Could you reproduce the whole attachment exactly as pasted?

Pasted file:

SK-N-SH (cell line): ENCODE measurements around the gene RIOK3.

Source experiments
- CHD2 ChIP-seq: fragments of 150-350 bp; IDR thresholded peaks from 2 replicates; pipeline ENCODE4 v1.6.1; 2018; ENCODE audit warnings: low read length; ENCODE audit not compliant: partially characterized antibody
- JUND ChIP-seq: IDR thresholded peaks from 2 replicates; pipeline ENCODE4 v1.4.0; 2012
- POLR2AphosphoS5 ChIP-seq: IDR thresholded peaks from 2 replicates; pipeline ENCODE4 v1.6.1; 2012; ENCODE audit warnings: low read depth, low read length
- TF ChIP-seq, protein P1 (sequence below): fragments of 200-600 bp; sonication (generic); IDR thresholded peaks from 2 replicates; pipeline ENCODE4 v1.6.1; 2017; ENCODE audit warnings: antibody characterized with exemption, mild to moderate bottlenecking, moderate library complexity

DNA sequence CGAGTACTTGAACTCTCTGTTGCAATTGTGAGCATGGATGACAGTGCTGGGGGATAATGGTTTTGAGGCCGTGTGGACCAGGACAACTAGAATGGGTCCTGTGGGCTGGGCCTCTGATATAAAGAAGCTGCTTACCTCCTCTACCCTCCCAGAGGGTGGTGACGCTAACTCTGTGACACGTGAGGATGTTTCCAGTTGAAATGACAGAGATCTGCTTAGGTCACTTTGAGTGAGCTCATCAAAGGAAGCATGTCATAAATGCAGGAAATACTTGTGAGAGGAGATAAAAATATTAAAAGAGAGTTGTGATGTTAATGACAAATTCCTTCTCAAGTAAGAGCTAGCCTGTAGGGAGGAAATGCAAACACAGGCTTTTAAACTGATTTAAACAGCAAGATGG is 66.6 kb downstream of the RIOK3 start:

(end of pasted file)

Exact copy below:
SK-N-SH (cell line): ENCODE measurements around the gene RIOK3.

Source experiments
- CHD2 ChIP-seq: fragments of 150-350 bp; IDR thresholded peaks from 2 replicates; pipeline ENCODE4 v1.6.1; 2018; ENCODE audit warnings: low read length; ENCODE audit not compliant: partially characterized antibody
- JUND ChIP-seq: IDR thresholded peaks from 2 replicates; pipeline ENCODE4 v1.4.0; 2012
- POLR2AphosphoS5 ChIP-seq: IDR thresholded peaks from 2 replicates; pipeline ENCODE4 v1.6.1; 2012; ENCODE audit warnings: low read depth, low read length
- TF ChIP-seq, protein P1 (sequence below): fragments of 200-600 bp; sonication (generic); IDR thresholded peaks from 2 replicates; pipeline ENCODE4 v1.6.1; 2017; ENCODE audit warnings: antibody characterized with exemption, mild to moderate bottlenecking, moderate library complexity

DNA sequence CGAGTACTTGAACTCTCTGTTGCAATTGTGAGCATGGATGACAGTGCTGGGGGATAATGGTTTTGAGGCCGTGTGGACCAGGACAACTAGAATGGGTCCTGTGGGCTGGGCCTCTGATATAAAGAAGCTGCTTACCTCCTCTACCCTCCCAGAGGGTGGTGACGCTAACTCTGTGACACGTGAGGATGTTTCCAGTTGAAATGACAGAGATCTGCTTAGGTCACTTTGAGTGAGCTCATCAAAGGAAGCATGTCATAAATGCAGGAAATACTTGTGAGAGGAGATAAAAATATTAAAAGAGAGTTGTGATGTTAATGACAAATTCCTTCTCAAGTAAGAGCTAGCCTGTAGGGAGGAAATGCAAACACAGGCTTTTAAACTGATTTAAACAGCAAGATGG is 66.6 kb downstream of the RIOK3 start: